When a couple gets divorced in Ohio, property division becomes a necessity. Ohio is not a state that recognizes community property. Instead, it divides property through equitable distribution, like most other states. Your property will thus fall into two categories: marital and separate property.
Getting a divorce often means that you will have to relinquish some of the things you have worked hard to accumulate to your ex as decisions are made about how assets will be split. Depending on how long you have been married in Ohio, some of the assets that you will need to deliberate about include your home, your retirement savings, your joint bank accounts, and your car and belongings among other things.
The term "equitable division" can cause confusion for people in Ohio. It refers to a fair division of property between spouses rather than a 50-50 split down the middle, with each spouse receiving half. Unfortunately, it is not uncommon for one spouse to unfairly try to tip the scales in his or her own favor by hiding assets from the other. If your spouse is hiding assets from you in anticipation of your impending divorce, you should know that it is not only unfair to you, it is also against the law.
Going through a divorce in Ohio means that you must abide by state laws when it comes to handling the division of assets. The higher your assets are, the more complexities you will likely run into during this process. Here are some tips on dealing with asset division in a high asset divorce that might help you out.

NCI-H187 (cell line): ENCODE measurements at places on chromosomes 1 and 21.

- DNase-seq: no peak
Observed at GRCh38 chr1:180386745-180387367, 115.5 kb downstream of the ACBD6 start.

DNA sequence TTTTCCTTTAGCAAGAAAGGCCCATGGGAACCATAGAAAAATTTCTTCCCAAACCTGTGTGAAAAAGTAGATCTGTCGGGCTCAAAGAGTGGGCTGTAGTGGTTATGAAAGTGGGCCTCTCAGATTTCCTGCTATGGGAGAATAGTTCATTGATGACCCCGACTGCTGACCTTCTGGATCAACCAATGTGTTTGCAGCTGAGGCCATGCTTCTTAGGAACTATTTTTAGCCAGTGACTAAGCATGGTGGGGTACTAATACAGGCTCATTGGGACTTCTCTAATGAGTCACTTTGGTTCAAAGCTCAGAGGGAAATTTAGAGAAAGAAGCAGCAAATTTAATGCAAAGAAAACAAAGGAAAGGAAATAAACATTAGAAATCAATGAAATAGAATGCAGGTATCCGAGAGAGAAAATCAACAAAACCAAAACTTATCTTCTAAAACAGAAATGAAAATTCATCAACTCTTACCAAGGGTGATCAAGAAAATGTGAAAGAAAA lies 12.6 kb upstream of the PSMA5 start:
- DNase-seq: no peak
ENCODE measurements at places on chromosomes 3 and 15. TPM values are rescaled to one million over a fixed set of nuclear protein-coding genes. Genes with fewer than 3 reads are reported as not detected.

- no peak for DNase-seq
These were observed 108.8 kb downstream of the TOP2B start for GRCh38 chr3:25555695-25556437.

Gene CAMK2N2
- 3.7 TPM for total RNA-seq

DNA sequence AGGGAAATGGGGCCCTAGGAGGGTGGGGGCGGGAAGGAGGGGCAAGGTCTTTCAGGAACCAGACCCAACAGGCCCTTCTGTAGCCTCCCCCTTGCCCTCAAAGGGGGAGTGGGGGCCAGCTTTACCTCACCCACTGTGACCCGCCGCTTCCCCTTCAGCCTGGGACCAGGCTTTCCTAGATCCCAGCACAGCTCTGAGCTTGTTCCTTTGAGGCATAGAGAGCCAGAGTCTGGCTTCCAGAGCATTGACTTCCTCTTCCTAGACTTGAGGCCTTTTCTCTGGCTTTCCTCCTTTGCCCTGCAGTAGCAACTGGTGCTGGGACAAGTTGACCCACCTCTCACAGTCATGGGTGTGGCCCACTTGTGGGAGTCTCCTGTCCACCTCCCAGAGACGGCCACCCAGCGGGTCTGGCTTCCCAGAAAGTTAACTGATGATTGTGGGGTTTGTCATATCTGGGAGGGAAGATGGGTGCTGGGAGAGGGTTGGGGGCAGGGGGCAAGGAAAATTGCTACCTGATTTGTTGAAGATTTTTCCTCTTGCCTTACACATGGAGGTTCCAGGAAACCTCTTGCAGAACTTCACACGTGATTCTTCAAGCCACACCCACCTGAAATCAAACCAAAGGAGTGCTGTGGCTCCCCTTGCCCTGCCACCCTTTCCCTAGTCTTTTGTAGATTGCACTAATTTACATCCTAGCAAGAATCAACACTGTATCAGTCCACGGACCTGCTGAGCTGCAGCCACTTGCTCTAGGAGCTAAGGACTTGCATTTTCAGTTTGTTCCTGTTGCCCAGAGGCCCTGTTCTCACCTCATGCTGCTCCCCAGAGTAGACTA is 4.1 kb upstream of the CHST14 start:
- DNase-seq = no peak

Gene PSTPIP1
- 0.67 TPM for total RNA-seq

Here at the Law Office of Kristen L. Campbell LLC in Ohio, one of the things we do on an almost daily basis is to help divorcing couples arrive at a fair and equitable property settlement agreement. Usually this includes assessing the value of the marital home, which often represents the couple’s largest asset.
If you and your spouse are about to obtain an Ohio divorce, you need to know about the difference between marital and nonmarital property. As FindLaw explains, Ohio is one of the equitable distribution states in which all your marital property must be divided between you in a fair and equitable, but not necessarily equal, manner.
As you and your spouse contemplate obtaining a Ohio divorce, you should pay particular attention to your respective retirement accounts and pension plans. In all likelihood, these represent significant assets and need to be divided fairly and equitably between you.
People in Hamilton may tend to imbue their pets with human-like properties, referring to them as their best friends or as members of their family. While dogs, cats and other pets certainly do offer a greater level of companionship and shared affection than a standard piece of property, that is how they are viewed during divorce proceedings. Rather than rule on the custody of pets as it would with children, courts tend to determine their ownership during property division proceedings. Yet that is a principle that many have expressed a desire to see changed.
Divorcing couples in Ohio often bemoan the process of splitting up their assets and certainly, this is understandable. Nobody likes the thought of giving up something they treasure or have worked hard to earn or obtain. However, the property division portion of a divorce settlement is not just about assets. Debts must also be dealt with and split in an appropriate manner. For many couples, a mortgage and credit card debts are common forms of debt that they must make decisions about when ending their marriages.
When you file for divorce in Ohio, there are a host of issues that must be negotiated in the final divorce settlement. In addition to alimony and child custody, property division may be one of the most difficult topics to tackle when organizing the final decree. It can be hard to determine if all property and assets are disclosed and who is entitled to what.